Jessie Diggins will forever be remembered for winning the 2018 Olympic team sprint with Kikkan Randall as NBC’s Chad Salmela screamed “HERE COMES DIGGINS,” but she also has a strong World Cup resume that she continues to build.

Diggins finished sixth in the season standings for the second straight year, a drop from her second-place finish in 2018 but still comfortably in the top 10. She was joined there by Sadie Maubet Bjornsen, who eighth-place season put her in the top 10 for the second time.

Bjornsen led the three-stage season opener in Ruka, Finland, after taking third in the sprint and finished fourth overall, one place ahead of Diggins, who took third in the pursuit. Diggins added four more podium finishes before the end of the season.

NORDIC COMBINED: Norway takes control 

Jarl Magnus Riiber won his second straight World Cup title at age 22, with fellow Norwegian Joergen Graabak taking a career-high second. Two more Norwegians were in the top six Jens Luraas Oftebro (fourth) and Espen Bjoernstad (sixth). 

In women’s Nordic combined, which is on track to become an Olympic event, U.S. athlete Tara Geraghty-Moats was a close second to Russia’s Stefaniya Nadymova.

READ: Geraghty-Moats has eyes on 2026

SKI JUMPING: U.S. women shut out 

A decade after leading the charge to get women’s ski jumping in the Olympics and eight years after teenager Sarah Hendrickson won the World Cup, the U.S. women went a whole season without an athlete picking up World Cup points. Hendrickson postponed her retirement but competed only on the Continental Cup this season.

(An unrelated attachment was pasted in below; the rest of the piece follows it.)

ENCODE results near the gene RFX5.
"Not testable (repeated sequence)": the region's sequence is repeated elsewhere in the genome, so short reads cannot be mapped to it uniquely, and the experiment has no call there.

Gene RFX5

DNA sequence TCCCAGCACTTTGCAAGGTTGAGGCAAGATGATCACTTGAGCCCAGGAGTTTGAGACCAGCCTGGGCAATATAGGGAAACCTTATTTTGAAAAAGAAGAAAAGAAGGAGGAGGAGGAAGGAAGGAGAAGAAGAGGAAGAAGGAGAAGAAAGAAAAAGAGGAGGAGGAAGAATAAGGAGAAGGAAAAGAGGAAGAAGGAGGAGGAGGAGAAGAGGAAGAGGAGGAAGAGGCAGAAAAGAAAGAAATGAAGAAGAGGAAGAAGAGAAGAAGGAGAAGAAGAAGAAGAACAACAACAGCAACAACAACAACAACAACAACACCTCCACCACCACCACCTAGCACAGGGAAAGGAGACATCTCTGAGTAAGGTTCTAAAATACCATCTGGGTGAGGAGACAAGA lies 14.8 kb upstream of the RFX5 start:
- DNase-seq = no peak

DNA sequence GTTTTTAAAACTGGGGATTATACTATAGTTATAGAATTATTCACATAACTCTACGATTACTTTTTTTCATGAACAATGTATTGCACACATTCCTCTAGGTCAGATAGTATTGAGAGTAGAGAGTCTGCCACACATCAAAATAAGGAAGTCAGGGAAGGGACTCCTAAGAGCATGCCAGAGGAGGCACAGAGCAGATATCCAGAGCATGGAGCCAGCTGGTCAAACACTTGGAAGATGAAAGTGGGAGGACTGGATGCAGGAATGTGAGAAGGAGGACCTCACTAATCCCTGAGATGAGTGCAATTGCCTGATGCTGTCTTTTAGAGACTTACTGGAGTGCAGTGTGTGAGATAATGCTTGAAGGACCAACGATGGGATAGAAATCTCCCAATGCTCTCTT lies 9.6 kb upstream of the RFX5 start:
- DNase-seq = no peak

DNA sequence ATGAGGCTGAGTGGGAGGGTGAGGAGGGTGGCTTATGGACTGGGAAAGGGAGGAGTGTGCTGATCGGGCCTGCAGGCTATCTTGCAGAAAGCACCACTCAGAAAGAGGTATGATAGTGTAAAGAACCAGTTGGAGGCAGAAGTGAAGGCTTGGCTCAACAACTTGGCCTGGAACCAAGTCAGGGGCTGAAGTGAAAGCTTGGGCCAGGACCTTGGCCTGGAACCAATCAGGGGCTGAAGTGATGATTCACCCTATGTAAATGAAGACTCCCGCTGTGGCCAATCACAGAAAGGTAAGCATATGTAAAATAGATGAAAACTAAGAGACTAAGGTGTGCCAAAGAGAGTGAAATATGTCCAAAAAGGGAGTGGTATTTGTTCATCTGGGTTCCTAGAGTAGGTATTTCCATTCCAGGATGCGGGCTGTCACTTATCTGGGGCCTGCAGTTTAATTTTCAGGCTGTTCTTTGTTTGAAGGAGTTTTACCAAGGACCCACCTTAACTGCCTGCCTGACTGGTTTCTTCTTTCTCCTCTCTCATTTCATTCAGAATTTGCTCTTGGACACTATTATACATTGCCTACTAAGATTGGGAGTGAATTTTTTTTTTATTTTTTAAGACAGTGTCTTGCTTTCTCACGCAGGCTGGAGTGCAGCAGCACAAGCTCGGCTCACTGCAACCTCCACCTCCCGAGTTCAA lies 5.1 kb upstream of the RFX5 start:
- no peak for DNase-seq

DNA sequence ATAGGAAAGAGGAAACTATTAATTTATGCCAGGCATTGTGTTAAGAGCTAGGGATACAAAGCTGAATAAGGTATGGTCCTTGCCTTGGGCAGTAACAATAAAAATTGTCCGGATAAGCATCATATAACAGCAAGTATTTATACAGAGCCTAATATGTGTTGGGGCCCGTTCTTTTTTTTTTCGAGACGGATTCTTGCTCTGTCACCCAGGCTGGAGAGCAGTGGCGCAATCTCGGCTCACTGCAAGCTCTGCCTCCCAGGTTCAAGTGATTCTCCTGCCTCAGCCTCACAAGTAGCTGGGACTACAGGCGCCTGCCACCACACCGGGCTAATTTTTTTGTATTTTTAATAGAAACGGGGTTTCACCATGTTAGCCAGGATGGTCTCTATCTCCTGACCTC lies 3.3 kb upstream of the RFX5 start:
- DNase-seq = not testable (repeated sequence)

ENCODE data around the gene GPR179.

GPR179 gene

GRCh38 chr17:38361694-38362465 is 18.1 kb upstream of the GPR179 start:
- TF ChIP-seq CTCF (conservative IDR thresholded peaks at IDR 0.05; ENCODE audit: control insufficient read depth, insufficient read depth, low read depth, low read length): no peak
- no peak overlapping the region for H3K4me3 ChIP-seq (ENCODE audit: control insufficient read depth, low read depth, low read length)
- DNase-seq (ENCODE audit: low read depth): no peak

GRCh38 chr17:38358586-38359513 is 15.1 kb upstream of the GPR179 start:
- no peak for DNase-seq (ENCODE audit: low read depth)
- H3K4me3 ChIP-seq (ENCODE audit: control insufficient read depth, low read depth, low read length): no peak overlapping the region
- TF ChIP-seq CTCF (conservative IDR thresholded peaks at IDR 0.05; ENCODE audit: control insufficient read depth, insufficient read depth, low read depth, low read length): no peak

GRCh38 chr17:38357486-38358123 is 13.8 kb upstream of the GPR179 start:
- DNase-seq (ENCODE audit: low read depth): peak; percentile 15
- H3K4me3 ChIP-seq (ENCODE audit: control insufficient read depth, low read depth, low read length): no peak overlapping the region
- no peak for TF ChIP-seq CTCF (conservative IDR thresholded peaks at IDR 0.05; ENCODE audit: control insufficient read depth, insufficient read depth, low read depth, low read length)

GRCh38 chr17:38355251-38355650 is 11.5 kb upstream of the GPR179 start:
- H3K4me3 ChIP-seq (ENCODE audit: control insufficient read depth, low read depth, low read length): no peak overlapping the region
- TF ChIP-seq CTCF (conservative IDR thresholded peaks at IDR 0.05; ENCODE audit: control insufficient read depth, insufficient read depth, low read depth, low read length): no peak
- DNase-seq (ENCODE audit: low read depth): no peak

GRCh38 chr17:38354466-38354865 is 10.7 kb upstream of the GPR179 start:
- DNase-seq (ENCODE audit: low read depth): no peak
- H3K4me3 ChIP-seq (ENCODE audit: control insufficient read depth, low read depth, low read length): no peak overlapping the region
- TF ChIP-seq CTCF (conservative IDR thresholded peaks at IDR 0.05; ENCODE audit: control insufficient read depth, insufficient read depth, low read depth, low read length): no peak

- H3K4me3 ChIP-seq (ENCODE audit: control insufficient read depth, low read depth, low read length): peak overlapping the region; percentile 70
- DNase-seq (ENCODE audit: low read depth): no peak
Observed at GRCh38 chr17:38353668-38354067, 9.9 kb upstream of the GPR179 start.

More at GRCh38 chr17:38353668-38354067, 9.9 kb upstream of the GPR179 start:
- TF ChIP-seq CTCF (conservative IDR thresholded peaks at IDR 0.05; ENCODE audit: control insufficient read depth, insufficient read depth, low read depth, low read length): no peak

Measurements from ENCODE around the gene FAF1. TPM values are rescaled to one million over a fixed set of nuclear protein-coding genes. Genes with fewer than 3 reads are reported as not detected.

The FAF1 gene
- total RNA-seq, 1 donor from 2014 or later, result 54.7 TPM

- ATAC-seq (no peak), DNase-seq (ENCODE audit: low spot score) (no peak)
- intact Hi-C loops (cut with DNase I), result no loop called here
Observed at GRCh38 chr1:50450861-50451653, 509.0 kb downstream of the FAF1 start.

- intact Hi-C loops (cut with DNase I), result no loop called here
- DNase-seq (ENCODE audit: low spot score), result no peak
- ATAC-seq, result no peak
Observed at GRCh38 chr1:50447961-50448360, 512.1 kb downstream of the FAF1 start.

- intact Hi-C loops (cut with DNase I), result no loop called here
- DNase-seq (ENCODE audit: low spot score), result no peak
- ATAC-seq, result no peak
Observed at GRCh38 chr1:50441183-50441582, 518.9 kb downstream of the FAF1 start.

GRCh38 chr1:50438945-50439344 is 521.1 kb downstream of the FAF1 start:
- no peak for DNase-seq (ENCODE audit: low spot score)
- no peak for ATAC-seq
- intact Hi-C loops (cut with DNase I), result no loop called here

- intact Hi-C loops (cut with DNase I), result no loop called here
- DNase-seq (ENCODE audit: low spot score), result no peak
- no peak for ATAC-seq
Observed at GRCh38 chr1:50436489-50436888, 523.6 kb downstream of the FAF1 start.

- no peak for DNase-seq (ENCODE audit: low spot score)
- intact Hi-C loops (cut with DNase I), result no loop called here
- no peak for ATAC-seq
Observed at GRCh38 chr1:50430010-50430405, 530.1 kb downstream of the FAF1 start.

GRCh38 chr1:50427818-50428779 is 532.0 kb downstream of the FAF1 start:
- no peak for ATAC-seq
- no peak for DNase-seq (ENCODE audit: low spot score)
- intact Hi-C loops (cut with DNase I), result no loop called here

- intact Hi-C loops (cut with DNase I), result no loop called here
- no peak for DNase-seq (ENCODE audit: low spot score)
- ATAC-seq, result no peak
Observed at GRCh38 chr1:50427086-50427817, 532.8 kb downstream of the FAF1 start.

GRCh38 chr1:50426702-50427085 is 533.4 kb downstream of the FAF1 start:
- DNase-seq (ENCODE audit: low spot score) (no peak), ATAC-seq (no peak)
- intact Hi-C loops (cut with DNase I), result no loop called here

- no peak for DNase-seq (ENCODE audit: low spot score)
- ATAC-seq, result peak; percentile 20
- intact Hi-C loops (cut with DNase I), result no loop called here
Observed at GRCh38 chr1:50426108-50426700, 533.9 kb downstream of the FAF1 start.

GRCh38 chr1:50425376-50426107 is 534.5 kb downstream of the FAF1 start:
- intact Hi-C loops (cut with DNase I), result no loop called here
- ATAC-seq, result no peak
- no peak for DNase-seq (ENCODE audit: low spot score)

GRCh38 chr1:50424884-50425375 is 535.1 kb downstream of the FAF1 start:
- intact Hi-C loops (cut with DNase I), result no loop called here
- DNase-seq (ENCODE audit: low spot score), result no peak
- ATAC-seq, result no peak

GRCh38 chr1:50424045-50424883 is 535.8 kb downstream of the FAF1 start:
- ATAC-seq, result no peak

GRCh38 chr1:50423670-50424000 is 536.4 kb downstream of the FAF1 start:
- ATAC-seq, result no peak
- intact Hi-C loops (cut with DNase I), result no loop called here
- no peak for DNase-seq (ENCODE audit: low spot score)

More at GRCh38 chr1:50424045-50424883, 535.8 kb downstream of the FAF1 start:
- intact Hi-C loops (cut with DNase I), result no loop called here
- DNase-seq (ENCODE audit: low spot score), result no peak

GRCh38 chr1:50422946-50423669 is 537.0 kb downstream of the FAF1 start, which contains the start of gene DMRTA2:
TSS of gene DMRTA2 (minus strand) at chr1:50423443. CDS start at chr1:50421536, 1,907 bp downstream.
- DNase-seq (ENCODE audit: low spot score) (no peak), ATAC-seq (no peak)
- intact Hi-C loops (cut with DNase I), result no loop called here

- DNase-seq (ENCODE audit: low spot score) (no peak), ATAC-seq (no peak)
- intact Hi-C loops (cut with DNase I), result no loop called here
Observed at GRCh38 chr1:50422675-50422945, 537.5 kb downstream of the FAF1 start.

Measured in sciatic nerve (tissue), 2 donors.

U.S. women also won two of the first three ski jumping world championships Lindsey Van in 2009 and Hendrickson in 2013.

In men’s jumping, Austria’s Stefan Kraft edged out Germany’s Karl Geiger to reclaim the World Cup title he last held in 2017. Geiger’s previous career best was 10th in 2019. Japan’s Ryoyu Kobayashi, last year’s champion, took third.

FREESTYLE SKIING: Blunck keeps flying

U.S. halfpipe skier Aaron Blunck followed up his second straight world championship in 2019 with his first World Cup season title. Blunck won both events in the U.S. — December’s competition at Copper Mountain and February’s event at Mammoth Mountain. 

Colby Stevenson (slopestyle) and Alexander Hall (big air) were second in their events. Hall won twice, landing a switch left double 1800 to win in the Atlanta Braves’ SunTrust Park. Stevenson also won at the X Games in Aspen.

In women’s competition, 18-year-old Marin Hamill was second in slopestyle, and Jaelin Kauf finished in the top three for the third straight year.

French skier Perrine Laffont had a dominant season in women’s moguls, winning all six regular moguls events and two of four dual moguls, to take her second straight World Cup title.

SNOWBOARDING: Corning wins in Atlanta and in World Cup

Atlanta’s SunTrust Park hosted a World Cup big air competition, with Chris Corning and Japan’s Reira Iwabuchi winning. Corning also won in Cardrona, New Zealand, and took his second big air season title to go along with slopestyle titles in 2016, 2018 and 2019.